Disney, Warner Bros. sue to stop advertising on pirate websites

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Disney, Warner Bros. sue to stop advertising on pirate websites

Thu Aug 26, 2010 @ 09:11AM PST

By Eriq Gardner

PiracyPicture EXCLUSIVE: Warner Bros. and the Walt Disney Co. have teamed up in a new legal effort to choke off the air supply of various websites that post and index links to pirated movies.

The two studios are suing Triton Media, alleged to have provided advertising consulting and referrals for nine websites identified as "one-stop-shops" for infringing works.

Warners and Disney claim that Triton committed contributory copyright infringement and induced copyright infringement via their advertising assistance. The lawsuit indicates that Hollywood may be on the verge of expanding its hit-list of targets in the ongoing war against piracy.

The complaint was filed on Tuesday in U.S. District Court in California and is rather thin on specific details of Triton's services to these websites. 

Instead, it largely focuses on the misdeeds of the sites. The two studios identify www.free-tv-video-online.info, supernovatube.com, donogo.com, watch-movies.net, watch-movies-online.tv, watch-movies-links.net, havenvideo.com and piratecity.org as providing users access to content that has been unlawfully reproduced. The websites are said to either host infringing content themselves or link to other third-party websites that have infringing content.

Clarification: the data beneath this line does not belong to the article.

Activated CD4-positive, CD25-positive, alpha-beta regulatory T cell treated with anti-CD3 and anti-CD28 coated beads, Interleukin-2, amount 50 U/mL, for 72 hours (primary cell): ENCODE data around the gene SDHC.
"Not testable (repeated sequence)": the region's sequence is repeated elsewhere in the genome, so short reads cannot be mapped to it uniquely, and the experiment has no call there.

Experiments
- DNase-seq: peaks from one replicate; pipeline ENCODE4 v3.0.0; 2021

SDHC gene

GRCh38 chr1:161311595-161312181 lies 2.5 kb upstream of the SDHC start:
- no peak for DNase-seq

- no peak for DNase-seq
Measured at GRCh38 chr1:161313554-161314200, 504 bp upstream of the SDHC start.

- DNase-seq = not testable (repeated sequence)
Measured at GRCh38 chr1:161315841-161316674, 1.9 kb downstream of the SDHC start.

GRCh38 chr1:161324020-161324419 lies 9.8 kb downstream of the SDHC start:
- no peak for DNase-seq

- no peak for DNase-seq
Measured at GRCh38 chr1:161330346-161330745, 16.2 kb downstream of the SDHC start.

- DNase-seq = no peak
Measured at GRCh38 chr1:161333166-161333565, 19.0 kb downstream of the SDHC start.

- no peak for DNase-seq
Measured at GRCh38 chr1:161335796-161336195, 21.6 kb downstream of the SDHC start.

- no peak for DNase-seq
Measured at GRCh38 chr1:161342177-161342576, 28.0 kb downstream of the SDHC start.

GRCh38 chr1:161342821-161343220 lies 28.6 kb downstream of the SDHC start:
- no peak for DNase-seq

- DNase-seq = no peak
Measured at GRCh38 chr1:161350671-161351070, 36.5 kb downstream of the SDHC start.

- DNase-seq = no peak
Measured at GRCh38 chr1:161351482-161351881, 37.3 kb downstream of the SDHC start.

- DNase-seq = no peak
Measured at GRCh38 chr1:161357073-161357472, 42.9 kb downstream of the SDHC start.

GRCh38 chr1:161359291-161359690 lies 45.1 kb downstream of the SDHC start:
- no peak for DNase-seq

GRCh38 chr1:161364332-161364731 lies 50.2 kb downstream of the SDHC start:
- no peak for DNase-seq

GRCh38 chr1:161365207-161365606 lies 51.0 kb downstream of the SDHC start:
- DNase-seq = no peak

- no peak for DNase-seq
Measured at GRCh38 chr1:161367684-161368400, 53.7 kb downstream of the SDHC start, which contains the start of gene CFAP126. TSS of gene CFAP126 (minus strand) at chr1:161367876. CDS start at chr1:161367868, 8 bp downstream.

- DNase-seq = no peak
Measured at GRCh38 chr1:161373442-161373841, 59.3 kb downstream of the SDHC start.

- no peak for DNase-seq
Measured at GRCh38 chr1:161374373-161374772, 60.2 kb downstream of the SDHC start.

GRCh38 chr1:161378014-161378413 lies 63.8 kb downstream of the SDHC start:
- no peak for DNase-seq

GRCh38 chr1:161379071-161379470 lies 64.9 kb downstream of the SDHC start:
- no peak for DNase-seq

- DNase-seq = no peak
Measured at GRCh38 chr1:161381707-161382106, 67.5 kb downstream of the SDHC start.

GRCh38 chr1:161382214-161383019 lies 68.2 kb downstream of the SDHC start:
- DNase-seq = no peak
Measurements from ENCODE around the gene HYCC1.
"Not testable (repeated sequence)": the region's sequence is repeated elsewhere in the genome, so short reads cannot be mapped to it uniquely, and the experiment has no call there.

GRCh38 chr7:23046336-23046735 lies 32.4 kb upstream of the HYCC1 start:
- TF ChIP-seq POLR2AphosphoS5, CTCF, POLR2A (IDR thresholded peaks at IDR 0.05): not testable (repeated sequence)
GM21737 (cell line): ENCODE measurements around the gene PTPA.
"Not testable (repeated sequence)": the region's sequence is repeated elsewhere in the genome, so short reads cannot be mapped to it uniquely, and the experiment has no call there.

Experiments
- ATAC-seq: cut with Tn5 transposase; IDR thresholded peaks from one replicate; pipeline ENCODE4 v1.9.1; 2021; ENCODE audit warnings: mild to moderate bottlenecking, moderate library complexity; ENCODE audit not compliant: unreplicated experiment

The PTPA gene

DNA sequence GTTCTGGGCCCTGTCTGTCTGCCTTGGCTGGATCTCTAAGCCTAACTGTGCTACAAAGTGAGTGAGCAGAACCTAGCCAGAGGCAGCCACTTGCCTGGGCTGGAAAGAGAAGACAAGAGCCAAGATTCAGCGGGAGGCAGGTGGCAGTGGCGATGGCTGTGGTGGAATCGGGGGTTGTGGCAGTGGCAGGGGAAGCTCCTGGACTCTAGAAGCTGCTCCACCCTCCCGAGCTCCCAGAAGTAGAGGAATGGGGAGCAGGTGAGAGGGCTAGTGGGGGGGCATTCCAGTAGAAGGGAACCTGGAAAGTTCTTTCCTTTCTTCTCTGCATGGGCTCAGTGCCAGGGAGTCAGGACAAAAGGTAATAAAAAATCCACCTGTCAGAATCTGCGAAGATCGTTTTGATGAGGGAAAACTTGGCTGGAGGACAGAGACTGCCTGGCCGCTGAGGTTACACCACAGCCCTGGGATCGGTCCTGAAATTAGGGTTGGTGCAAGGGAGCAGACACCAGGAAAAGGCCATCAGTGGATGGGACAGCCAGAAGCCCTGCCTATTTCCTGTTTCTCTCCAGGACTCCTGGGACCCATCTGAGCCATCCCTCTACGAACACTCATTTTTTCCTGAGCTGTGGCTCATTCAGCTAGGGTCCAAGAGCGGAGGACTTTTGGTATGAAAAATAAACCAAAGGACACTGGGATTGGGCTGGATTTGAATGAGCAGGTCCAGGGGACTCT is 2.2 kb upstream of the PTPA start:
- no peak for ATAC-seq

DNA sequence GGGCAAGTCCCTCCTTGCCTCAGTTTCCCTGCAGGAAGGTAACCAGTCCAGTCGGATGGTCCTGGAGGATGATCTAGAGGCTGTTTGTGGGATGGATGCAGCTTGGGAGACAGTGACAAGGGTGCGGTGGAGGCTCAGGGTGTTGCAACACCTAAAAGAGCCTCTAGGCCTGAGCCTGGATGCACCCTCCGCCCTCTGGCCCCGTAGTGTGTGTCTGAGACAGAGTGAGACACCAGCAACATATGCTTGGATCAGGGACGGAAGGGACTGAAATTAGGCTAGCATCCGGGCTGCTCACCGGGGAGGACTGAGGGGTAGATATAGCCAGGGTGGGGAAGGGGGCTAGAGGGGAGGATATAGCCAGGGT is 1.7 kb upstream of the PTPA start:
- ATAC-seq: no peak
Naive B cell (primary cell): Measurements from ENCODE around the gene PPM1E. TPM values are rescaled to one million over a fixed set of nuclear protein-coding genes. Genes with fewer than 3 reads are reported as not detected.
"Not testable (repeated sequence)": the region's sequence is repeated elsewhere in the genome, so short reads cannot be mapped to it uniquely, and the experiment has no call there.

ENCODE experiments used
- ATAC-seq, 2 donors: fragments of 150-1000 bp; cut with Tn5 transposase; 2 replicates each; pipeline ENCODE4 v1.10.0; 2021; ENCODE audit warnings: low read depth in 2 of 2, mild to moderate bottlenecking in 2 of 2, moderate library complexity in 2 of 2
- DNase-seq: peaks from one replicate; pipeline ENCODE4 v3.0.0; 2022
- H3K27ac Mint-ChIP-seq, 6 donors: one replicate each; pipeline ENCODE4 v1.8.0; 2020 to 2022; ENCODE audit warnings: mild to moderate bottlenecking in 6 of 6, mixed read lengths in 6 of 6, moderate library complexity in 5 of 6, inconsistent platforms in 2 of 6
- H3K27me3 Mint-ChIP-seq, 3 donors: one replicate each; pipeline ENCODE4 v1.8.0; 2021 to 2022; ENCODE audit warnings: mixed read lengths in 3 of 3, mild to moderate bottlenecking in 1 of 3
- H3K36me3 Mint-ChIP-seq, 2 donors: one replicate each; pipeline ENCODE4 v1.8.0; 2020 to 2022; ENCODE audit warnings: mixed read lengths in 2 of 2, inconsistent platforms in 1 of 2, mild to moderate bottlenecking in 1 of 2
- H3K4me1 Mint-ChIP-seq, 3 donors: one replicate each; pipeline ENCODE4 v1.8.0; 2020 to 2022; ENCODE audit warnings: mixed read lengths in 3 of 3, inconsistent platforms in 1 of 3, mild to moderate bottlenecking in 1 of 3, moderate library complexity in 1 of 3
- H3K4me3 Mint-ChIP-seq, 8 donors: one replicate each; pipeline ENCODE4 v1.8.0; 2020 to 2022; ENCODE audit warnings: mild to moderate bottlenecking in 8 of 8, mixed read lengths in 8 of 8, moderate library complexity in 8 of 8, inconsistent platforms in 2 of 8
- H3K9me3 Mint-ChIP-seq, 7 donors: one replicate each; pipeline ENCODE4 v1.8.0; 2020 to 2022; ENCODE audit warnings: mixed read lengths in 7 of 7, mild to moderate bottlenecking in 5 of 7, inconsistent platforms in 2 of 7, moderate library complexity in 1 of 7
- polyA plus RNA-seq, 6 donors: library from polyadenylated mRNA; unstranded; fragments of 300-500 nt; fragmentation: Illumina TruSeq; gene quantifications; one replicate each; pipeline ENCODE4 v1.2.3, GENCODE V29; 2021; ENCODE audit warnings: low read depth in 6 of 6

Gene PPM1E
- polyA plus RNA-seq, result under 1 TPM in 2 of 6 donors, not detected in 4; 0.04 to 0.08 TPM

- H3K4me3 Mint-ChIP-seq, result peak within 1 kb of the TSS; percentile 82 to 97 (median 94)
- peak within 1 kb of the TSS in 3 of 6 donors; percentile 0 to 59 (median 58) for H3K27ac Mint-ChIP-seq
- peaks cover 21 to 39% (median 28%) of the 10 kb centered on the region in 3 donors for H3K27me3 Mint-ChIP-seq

All of these websites could themselves be liable for a contributory infringement claim, but the studios have instead decided to reach out even further by taking action against a larger business in Triton. 

Triton allegedly enables these websites to operate and has actual knowledge that the sites are participating in copyright infringement.

The two studios aren't the first to attempt to crack down on piracy by targeting so-called facilitators. Adult entertainment publisher Perfect 10 sued Mastercard and Visa in 2004, alleging the two credit card companies provided "crucial transactional support services" to pirate websites. A district court dismissed the case, and later the Ninth Circuit upheld it, determining that Perfect 10 had failed to support any theory of liability against the defendants.

Some legal observers have argued that Perfect 10 wasn't the "perfect plaintiff" to bring the case. It appears that Warners and Disney, represented by the anti-piracy experts at Mitchell Silberberg & Knupp, want to take a shot at being the very plaintiff that might expand the definition of contributory copyright infringement. 

The studios are seeking unspecified monetary damages as well as an injunction that would prevent Triton from doing business with these websites.

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The Hollywood Reporter, Esq. blog focuses on how the entertainment and media industries are impacted and influenced by the law. It is edited by Matthew Belloni with contributions from veteran legal reporter Eriq Gardner and others. Before joining The Hollywood Reporter, Belloni was a lawyer at an entertainment litigation firm in Los Angeles. He writes a column for THR devoted to entertainment law. Gardner is a New York-based writer and legal journalist. Send tips or comments to Matthew.Belloni@thr.com

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